These are pretty basic questions, but: 1) Do you have a meaningful mentoring program? 2) Do faculty developers on your campus understand the distinct challenges that underrepresented faculty face, and are they prepared to teach skills and strategies to address them? 3) Does your department have transparent and clearly communicated expectations for tenure (particularly the relative weight of service, teaching, research and collegiality)? And 4) Does your department recognize the invisible labor that is expected of underrepresented faculty members across campus?

If the answer to all these questions is a confident yes, that’s great. But if the answer to these questions is no, then you’ve got at least four concrete projects that you can take action on in the short term to improve the environment for your newly recruited faculty members.

4. Is there an ugly reality that nobody wants to face?

Faculty members who have spent a decade or two in a department often overlook consistently bad behavior, persistently difficult personalities and egregiously inappropriate dynamics at faculty meetings. At a certain point, people just consider this mess to be the department’s version of normal. But for new faculty members, such dynamics often communicate negative messages and serve as factors that push them away from any desire to be a long-term member of your department.

And let me be even more specific. Is there a department bully (or bullies)? Do packs of faculty collectively dismiss and demean pretenure faculty members publicly? Are there open secrets that are tolerated (Professor X is always drunk, Professor Y sexually harasses grad students or Professor Z yells and threatens people)? And if there are such things that everyone knows, why are they allowed? And more important, what are you willing to do about it?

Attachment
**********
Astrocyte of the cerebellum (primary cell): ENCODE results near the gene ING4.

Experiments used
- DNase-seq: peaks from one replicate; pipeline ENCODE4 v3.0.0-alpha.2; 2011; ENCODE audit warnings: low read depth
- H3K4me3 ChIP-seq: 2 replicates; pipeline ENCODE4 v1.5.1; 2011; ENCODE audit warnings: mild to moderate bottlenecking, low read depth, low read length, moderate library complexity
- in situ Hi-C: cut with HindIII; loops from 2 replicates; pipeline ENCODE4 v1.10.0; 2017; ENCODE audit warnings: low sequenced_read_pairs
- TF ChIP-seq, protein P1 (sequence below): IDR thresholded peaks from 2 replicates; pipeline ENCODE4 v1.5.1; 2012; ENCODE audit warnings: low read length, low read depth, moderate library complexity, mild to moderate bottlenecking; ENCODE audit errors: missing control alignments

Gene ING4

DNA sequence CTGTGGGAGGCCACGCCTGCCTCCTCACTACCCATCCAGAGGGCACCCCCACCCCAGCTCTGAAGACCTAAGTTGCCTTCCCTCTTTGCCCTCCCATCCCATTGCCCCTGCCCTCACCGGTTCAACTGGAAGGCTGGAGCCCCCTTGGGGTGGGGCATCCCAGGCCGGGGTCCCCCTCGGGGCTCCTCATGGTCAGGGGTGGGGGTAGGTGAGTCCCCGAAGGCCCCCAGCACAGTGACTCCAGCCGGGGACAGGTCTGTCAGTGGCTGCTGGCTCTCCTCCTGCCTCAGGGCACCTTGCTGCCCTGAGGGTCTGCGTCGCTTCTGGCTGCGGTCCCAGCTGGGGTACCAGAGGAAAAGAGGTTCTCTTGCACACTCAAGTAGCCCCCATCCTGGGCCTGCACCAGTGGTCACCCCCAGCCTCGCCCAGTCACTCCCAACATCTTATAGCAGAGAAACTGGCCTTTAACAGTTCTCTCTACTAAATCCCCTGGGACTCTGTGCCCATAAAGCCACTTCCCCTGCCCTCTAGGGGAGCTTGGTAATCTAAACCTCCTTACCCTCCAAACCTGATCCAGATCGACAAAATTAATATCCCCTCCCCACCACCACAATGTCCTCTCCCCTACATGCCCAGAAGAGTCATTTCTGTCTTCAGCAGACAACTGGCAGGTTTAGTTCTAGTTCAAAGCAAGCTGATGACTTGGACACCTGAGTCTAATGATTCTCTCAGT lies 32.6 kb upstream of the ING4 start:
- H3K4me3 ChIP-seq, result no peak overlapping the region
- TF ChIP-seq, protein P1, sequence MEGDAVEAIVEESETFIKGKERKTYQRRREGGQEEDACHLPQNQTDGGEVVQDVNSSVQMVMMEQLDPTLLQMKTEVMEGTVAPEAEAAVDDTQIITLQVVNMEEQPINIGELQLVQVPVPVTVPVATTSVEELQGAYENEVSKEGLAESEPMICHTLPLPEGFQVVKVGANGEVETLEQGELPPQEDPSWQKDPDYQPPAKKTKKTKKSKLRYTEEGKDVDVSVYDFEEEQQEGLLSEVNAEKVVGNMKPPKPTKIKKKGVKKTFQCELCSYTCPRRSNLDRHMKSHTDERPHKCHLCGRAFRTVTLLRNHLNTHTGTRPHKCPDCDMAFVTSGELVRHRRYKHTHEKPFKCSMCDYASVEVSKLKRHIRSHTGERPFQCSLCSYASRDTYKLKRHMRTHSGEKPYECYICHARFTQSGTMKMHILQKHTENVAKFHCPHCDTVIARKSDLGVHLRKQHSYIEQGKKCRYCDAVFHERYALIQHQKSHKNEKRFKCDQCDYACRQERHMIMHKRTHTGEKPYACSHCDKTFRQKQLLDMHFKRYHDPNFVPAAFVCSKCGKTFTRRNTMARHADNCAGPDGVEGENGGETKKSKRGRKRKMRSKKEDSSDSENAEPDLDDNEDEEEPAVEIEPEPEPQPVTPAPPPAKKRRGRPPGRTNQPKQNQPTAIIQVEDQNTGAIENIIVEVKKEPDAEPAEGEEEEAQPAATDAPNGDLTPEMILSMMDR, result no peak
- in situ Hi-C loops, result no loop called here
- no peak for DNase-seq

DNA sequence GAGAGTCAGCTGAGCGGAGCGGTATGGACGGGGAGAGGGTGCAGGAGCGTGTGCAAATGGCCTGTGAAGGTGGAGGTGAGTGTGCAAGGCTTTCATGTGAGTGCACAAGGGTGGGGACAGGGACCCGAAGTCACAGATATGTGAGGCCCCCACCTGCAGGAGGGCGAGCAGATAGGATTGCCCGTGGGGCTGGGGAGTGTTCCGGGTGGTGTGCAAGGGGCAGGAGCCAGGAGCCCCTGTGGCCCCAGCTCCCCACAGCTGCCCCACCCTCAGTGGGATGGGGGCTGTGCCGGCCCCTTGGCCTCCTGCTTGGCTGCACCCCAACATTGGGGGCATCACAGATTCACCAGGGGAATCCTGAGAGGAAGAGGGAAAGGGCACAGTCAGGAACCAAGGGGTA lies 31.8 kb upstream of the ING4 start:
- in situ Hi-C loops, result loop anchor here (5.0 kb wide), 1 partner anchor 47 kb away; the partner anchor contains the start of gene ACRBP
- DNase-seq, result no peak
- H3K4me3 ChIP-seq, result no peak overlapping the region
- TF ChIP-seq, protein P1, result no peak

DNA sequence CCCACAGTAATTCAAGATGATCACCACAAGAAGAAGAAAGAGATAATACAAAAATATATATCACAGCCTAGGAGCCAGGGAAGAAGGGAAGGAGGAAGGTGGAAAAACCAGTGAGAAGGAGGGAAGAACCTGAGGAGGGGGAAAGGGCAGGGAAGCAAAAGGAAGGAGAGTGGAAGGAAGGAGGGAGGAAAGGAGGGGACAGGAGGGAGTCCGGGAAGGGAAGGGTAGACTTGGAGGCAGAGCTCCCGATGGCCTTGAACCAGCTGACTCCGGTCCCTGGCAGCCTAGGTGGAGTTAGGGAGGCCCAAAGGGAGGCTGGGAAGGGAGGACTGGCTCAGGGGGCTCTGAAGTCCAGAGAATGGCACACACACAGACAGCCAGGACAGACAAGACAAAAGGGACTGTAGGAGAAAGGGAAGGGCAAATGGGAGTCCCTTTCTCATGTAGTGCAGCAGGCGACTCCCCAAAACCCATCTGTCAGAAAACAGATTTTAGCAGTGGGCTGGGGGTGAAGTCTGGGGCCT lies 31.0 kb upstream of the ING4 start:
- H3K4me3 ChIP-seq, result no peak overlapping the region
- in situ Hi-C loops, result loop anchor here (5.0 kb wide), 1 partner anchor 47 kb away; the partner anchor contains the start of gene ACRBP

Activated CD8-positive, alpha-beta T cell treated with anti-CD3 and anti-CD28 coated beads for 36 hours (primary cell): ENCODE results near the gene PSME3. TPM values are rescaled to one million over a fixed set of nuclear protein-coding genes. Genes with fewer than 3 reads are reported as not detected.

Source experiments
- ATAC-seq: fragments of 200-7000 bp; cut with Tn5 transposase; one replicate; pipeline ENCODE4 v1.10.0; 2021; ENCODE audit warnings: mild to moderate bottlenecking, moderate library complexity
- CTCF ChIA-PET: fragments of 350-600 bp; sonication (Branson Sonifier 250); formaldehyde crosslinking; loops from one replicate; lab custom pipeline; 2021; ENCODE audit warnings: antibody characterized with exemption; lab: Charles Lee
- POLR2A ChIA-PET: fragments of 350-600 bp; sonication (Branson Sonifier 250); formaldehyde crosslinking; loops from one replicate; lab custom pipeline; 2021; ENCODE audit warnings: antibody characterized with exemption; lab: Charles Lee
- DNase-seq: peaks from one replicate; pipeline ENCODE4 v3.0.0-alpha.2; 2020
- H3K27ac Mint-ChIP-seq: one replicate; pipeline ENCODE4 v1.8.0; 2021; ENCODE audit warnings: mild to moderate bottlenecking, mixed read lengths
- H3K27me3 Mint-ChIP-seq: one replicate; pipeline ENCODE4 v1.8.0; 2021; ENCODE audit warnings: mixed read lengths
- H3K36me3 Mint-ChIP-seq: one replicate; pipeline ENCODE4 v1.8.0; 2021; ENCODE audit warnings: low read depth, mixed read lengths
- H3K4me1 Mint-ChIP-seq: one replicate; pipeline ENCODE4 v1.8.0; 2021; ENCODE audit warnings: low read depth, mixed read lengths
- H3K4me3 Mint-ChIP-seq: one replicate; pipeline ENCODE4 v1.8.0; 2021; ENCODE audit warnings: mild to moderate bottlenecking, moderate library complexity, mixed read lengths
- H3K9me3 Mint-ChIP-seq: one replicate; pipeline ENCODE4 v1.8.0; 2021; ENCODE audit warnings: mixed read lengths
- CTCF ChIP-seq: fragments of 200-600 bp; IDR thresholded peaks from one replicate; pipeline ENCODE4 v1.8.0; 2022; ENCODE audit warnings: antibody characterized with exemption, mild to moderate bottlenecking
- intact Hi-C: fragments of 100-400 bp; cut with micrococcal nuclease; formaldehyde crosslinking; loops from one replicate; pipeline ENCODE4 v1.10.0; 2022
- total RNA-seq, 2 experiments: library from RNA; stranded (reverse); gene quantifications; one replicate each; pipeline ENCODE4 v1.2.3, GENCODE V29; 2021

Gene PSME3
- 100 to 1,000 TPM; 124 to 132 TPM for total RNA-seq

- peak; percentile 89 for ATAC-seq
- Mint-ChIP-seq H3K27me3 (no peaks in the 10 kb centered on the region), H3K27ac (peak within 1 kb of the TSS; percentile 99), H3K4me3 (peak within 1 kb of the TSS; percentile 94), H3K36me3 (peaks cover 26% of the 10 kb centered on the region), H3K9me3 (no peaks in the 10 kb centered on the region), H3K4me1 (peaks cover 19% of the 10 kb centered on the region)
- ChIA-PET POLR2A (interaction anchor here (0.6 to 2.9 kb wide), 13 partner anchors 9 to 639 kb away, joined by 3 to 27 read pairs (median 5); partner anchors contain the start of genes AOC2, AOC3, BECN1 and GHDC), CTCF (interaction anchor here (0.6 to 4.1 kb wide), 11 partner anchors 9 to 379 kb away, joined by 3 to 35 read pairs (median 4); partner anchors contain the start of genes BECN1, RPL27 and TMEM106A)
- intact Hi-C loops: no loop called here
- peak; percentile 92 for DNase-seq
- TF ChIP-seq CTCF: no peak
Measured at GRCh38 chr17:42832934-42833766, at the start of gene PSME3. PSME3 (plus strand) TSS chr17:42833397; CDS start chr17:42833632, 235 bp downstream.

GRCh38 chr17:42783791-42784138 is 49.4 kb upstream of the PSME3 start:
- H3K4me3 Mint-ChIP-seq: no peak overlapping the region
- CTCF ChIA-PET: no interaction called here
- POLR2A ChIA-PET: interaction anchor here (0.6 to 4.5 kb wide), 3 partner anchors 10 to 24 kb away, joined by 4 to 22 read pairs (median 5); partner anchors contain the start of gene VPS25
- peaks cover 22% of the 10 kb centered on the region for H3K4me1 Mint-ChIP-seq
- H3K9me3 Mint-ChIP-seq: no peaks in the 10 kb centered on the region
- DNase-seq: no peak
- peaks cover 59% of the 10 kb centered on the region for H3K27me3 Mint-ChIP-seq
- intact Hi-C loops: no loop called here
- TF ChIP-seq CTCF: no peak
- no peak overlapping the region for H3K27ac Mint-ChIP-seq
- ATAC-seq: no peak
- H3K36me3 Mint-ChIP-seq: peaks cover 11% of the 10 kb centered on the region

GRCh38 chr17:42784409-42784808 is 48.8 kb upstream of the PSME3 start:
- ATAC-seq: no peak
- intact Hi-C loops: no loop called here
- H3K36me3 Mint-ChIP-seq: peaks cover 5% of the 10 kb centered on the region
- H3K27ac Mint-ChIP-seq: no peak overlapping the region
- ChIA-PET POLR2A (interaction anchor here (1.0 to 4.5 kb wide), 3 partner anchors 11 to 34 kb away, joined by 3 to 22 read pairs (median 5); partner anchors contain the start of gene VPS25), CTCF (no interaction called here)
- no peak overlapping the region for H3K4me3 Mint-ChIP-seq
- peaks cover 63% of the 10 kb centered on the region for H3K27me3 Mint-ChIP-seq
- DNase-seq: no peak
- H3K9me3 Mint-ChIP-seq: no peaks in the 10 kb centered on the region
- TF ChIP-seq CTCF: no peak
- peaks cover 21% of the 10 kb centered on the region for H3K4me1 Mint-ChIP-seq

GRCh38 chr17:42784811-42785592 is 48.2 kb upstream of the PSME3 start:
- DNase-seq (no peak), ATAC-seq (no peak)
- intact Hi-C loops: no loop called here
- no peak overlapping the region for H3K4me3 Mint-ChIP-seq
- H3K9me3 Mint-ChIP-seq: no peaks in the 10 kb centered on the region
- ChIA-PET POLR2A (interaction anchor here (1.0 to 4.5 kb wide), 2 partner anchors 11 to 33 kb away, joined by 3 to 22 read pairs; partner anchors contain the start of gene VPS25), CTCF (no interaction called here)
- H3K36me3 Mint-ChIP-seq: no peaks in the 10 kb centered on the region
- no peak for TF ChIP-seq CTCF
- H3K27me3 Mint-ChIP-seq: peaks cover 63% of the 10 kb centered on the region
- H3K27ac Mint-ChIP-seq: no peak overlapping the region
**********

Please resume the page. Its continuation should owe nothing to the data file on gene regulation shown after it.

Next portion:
5. Are you actually behaving like an ally in your department?

Many faculty members understand themselves as allies in theory, but that does not extend to their daily behavior. In other words, does your behavior in your department match your self-understanding as an ally?

If you’re uncertain, consider the last time you were in the presence of underrepresented faculty members and someone engaged in a microaggression toward that person. What did you do? Did you push back? Did you freeze? Did you stay silent and expect your junior colleague to deal with it? Do you feel skilled and prepared to respond to such situations?

And equally important, what do you do when things come up behind closed doors, in social settings and in contexts where your underrepresented colleagues are not present but are being discussed? How do you respond? Are you proactive or reactive? Do you act as a sponsor or take a backseat? Are you willing to expend some of your political capital on behalf of your junior colleagues? And if you have a tendency toward silence, what skill set do you need to acquire to confidently support your existing underrepresented faculty members?

6. Do you personally know how to mentor underrepresented faculty members?

What do your mentoring relationships look like? Do you have a schedule and structure in place, or do you wait to be asked questions? Do your underrepresented faculty mentees have real and meaningful benchmarks to measure whether they are meeting research and writing goals? Do you provide consistent opportunities for talking with your mentees, identifying problems, celebrating successes and giving directive feedback? Or do you just hope for the best and imagine that they’ll sink or swim?

I hope these questions are helpful in expanding your internal and external conversations about faculty diversity. Ultimately, figuring out what issues have been leading to a revolving door in your department and doing what you can to resolve them in the short term will increase the possibility that your long-term recruitment activities will have lasting success.

Peace and productivity,

Kerry Ann Rockquemore, Ph.D.

President, National Center for Faculty Development & Diversity